Moneyval’s onsite review and appraisal of Cyprus relating to the prevention of money laundering and terrorist financing began on Monday and seems to be quite rigorous, according to insiders.
The Committee of Experts on the Evaluation of Anti Money Laundering Measures and the Financing of Terrorism team are expected to round up their fifth round next week.
The main purpose of the review is to examine the effectiveness of the measures taken by Cyprus to combat money laundering by assessing the level of compliance that each EU state has in the fight against financial crime.
The team currently holds meetings with all stakeholders, such as the Central Bank of Cyprus, Ministry of Finance, Cyprus Securities and Exchange Commission, MOKAS (Unit for Combatting Money Laundering) and commercial banks. As well as the Institute of Certified Accountants of Cyprus and the Cyprus Bar Association.
In addition to meetings with the supervisory bodies, the team also pays visits to companies from each industry to see on its own the practices applied. Business members get interviewed by the Moneyval team on how customers are handled, relevant legislation etc.
This is in addition to extensive questionnaires on anti-money laundering procedures that stakeholders already responded to last year. Cypriot technocrats had received training on how to respond to these questionnaires.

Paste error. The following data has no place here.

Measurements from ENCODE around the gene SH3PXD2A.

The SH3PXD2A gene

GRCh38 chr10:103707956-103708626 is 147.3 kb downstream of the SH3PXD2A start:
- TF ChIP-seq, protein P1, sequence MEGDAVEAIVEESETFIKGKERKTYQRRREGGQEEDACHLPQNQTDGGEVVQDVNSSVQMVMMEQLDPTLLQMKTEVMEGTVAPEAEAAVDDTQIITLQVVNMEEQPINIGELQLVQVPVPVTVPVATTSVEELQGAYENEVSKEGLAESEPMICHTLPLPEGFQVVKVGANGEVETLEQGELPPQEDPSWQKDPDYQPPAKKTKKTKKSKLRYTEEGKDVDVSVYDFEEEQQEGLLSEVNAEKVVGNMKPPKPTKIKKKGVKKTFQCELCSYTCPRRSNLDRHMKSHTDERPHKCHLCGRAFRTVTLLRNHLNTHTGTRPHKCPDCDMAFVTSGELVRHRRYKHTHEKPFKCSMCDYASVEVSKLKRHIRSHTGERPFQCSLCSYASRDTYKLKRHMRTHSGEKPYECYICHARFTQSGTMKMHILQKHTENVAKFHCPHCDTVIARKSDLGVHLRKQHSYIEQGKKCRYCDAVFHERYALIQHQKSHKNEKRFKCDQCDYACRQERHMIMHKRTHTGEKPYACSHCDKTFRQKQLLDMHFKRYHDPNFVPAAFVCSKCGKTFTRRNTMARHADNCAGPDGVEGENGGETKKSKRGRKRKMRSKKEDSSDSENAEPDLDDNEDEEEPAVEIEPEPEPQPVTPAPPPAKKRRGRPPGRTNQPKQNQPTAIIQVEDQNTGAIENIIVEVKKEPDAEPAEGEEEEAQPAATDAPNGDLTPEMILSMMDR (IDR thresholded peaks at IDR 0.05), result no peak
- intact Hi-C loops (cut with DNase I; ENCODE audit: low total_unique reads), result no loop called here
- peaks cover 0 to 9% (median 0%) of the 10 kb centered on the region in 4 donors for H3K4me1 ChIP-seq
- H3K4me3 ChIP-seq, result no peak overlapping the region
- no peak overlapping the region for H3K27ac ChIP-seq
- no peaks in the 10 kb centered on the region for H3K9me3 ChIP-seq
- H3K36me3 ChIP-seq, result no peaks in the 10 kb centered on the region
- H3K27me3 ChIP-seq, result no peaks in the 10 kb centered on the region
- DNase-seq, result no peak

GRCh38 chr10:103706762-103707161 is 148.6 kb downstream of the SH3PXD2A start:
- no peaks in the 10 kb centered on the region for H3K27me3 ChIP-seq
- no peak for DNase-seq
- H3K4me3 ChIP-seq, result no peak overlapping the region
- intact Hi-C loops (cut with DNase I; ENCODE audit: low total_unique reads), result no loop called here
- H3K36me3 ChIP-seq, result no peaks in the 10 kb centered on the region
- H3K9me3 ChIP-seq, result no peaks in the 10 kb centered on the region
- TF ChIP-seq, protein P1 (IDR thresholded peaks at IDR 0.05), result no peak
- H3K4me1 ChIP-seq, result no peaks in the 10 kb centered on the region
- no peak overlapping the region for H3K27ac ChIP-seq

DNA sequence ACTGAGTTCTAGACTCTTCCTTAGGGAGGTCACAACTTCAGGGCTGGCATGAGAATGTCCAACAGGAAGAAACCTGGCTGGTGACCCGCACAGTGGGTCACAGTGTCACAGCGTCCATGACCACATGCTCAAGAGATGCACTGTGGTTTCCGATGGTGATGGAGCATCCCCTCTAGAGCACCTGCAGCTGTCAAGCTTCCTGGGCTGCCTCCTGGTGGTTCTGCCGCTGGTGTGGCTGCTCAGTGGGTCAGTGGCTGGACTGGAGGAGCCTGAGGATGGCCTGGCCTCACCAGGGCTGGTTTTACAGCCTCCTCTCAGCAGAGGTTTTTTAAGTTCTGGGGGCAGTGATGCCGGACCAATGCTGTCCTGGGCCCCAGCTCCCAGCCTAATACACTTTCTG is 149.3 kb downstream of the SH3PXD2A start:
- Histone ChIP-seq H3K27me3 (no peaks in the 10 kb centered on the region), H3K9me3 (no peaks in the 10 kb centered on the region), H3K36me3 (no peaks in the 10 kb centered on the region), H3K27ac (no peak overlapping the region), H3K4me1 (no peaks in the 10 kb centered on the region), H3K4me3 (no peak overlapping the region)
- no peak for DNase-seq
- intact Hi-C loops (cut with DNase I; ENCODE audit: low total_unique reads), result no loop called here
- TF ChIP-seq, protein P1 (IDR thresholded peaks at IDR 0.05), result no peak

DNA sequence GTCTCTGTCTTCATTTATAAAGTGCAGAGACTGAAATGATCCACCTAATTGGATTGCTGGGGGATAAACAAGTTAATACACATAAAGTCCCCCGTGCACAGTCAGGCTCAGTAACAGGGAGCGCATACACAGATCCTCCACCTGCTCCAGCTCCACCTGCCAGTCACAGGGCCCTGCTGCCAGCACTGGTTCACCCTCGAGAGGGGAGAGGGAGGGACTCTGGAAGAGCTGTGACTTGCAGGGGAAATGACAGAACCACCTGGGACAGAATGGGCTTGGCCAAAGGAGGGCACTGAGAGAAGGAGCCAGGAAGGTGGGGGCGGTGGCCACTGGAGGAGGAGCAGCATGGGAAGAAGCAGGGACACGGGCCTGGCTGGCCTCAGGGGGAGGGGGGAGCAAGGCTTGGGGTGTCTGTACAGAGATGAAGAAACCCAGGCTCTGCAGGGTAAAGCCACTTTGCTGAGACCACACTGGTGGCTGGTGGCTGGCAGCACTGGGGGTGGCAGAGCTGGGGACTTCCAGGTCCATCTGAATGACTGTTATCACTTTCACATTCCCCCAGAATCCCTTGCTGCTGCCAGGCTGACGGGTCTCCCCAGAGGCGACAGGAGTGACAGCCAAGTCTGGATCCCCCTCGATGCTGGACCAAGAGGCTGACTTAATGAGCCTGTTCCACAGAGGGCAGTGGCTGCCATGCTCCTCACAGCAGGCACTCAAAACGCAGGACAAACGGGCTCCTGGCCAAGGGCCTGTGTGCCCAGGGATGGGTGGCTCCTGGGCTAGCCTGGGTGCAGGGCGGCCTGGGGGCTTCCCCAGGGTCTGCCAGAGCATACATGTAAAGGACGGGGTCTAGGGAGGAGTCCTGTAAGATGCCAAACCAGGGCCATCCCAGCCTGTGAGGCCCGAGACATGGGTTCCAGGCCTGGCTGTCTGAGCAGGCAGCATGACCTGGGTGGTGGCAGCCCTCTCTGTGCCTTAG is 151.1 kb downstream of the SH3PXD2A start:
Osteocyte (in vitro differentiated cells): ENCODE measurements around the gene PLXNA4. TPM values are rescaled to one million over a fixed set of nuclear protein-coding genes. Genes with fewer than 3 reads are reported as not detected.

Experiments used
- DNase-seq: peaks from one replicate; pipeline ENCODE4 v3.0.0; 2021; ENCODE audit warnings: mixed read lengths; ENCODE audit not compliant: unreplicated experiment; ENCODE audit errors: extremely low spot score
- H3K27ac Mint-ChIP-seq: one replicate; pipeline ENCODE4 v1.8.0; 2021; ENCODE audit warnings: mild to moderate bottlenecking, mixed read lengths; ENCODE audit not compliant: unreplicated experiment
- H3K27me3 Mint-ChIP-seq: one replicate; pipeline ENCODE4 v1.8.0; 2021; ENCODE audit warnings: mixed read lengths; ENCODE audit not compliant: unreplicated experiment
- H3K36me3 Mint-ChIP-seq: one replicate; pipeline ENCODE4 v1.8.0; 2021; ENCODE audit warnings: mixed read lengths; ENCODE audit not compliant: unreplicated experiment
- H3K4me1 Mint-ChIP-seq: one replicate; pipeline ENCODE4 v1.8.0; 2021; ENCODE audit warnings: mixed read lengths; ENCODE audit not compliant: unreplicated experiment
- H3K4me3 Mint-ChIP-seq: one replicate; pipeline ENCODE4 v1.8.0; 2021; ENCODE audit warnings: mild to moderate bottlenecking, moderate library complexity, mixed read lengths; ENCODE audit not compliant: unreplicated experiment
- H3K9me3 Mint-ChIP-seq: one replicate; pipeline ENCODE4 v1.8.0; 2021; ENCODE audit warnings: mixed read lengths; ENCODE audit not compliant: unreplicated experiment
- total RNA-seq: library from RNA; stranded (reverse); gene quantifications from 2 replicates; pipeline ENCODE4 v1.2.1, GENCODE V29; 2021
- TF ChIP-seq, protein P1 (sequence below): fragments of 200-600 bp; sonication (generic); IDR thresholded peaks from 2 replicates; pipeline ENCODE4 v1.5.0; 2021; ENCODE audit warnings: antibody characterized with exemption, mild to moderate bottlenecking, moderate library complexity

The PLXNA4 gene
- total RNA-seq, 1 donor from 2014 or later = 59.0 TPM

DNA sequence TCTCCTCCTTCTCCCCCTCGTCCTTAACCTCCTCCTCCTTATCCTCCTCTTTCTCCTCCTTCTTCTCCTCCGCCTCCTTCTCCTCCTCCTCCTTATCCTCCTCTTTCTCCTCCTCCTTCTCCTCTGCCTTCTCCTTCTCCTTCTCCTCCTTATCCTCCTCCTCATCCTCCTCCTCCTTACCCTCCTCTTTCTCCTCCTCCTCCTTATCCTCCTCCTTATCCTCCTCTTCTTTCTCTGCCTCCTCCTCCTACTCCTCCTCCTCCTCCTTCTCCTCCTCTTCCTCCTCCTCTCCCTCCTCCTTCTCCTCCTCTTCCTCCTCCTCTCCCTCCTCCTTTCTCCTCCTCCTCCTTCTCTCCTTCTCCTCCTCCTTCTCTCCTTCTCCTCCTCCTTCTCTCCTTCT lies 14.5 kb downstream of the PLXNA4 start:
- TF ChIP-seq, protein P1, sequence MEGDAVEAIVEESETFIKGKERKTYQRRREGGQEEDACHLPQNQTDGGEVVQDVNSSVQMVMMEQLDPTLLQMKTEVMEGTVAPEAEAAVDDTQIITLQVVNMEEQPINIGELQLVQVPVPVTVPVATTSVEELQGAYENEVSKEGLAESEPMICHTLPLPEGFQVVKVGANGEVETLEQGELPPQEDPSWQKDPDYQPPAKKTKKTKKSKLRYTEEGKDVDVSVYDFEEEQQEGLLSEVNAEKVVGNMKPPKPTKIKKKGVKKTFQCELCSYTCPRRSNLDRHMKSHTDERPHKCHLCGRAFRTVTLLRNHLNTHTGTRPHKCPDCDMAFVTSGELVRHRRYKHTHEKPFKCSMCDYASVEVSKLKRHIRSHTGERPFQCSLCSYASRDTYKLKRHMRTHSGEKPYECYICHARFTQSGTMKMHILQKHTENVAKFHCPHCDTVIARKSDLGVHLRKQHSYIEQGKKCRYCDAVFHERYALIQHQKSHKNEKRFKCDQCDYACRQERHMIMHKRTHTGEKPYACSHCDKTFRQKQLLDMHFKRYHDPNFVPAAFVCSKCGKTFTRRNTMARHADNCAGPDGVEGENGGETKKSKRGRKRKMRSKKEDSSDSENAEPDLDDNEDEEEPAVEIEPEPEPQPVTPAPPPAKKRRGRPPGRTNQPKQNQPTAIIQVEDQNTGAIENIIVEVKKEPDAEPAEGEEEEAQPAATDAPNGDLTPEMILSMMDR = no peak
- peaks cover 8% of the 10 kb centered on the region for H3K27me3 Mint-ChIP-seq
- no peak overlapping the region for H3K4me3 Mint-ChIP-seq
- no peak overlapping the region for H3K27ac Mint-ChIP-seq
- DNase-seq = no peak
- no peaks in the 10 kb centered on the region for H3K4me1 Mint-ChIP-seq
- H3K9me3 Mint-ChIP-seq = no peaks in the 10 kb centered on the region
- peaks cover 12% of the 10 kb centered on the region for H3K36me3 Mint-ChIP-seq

All involved in the Moneyval assessment were required to sign a confidentiality agreement so that as little as possible information is leaked.
Phileleftheros insiders said the team is as thorough as can be because they want to get a complete picture on all sectors of the island’s economy. At the same time, authorities are expected to give convincing answers over the country’s effectiveness in fighting financial crime.
A draft report of the fifth round is expected to be sent to MOKAS in late summer so that the Unit gets to add comments it may have. The final report will be delivered by the year’s end, expected to include substantial comments and recommendations regarding the Cypriot economy.
This is, after all, the purpose of the review, insiders said.